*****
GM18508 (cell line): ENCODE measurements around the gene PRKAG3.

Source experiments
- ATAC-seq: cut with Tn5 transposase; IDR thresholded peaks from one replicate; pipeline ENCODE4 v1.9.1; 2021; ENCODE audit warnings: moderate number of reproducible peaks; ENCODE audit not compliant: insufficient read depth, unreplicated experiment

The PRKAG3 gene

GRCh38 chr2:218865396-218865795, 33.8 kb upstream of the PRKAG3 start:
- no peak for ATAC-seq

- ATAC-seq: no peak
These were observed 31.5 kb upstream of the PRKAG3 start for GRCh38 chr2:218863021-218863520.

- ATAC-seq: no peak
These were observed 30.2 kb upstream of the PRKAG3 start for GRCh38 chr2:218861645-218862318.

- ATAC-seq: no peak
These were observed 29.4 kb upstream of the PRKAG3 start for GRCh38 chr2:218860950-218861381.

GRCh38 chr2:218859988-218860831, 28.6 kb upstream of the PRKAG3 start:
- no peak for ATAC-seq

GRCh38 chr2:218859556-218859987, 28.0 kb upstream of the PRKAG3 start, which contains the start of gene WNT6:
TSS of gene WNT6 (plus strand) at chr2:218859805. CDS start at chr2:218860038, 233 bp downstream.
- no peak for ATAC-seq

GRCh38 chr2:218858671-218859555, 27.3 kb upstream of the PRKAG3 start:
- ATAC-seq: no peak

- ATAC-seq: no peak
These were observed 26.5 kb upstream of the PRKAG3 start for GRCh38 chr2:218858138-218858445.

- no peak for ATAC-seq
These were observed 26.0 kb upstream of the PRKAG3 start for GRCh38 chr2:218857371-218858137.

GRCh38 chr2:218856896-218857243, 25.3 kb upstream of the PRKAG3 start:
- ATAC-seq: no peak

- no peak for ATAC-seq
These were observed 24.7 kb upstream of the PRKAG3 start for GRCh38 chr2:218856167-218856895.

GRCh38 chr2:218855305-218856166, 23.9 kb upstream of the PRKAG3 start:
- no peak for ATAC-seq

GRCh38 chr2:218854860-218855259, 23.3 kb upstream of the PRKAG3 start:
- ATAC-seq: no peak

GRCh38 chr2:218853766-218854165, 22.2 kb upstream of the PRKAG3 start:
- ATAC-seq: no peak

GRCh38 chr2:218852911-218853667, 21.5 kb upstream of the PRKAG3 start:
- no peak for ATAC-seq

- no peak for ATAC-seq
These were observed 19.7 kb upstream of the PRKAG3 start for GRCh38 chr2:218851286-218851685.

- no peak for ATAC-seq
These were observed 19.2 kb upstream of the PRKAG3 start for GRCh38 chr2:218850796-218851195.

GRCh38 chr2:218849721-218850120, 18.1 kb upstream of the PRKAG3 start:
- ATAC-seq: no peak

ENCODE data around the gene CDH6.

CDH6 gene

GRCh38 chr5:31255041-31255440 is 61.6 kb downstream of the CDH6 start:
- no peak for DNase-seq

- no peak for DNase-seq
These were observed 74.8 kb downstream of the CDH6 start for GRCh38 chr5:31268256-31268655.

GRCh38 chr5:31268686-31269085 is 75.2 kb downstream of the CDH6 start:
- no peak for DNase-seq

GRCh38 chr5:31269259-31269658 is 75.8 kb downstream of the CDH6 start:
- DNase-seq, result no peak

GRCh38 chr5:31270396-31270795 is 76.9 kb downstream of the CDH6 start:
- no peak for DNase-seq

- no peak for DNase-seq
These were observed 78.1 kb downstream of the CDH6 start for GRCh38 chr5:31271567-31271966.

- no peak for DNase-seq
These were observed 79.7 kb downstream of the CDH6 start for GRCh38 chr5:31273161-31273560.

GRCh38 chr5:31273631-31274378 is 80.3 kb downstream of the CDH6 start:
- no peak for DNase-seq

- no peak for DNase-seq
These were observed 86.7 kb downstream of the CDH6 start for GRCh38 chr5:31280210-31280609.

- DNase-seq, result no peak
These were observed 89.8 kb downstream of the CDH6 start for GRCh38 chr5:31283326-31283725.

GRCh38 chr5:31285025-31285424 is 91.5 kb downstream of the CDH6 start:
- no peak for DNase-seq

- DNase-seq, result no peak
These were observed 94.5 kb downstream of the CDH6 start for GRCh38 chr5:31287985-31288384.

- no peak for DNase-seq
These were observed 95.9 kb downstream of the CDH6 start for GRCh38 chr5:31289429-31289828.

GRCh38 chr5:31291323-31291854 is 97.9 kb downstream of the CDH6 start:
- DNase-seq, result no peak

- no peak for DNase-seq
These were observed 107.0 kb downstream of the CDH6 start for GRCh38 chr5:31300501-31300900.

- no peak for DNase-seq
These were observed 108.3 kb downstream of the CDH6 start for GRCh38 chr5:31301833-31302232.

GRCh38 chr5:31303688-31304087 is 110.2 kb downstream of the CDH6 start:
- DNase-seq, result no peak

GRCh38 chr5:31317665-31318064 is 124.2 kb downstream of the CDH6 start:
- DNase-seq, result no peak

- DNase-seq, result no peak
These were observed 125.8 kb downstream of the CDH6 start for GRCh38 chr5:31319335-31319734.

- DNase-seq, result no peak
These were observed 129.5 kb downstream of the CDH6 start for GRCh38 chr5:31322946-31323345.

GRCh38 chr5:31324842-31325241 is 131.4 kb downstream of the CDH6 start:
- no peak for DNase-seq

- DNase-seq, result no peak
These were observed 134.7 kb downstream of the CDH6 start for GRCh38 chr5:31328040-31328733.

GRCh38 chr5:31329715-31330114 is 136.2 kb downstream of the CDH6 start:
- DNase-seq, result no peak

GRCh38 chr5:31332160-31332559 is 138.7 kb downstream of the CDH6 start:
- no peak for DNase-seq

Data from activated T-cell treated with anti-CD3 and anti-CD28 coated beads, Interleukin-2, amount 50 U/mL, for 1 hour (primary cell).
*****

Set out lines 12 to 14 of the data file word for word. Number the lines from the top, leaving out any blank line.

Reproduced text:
These were observed 29.4 kb upstream of the PRKAG3 start for GRCh38 chr2:218860950-218861381.

GRCh38 chr2:218859988-218860831, 28.6 kb upstream of the PRKAG3 start:
- no peak for ATAC-seq